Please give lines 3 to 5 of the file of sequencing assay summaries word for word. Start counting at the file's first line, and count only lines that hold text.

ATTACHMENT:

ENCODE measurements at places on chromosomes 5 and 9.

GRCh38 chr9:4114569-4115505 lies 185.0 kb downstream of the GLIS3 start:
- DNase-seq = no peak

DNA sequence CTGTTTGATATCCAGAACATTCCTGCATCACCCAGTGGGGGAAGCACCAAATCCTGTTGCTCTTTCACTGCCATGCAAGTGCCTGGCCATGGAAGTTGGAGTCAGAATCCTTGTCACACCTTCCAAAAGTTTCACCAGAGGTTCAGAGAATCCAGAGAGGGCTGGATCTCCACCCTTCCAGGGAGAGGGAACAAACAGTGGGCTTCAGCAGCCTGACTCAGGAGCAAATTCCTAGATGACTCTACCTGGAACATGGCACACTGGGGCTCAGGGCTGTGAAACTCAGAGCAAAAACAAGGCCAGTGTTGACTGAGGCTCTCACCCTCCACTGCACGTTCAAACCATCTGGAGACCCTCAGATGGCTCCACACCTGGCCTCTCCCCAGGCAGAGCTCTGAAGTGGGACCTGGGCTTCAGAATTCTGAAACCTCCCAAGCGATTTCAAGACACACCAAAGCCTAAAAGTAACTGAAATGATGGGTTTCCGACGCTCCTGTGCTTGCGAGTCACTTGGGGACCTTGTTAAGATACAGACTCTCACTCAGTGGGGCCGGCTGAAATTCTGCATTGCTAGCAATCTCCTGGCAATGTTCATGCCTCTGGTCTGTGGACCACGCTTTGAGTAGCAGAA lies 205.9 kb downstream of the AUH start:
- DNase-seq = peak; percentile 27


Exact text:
- DNase-seq = no peak

DNA sequence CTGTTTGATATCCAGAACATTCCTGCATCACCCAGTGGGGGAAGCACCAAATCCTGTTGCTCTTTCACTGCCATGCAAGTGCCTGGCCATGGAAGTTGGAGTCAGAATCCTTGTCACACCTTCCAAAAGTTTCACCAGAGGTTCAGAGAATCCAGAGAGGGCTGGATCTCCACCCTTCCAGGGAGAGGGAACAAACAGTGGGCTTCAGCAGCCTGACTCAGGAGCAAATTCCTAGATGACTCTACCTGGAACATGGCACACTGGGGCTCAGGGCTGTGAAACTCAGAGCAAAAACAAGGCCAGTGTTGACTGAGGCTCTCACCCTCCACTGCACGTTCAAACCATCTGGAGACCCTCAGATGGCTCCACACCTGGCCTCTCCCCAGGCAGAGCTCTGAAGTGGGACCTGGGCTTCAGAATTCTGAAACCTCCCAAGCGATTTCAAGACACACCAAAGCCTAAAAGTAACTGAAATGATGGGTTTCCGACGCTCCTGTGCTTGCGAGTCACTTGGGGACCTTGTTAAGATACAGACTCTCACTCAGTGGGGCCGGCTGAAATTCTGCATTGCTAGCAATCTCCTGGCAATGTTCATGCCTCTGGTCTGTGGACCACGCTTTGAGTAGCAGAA lies 205.9 kb downstream of the AUH start:
- DNase-seq = peak; percentile 27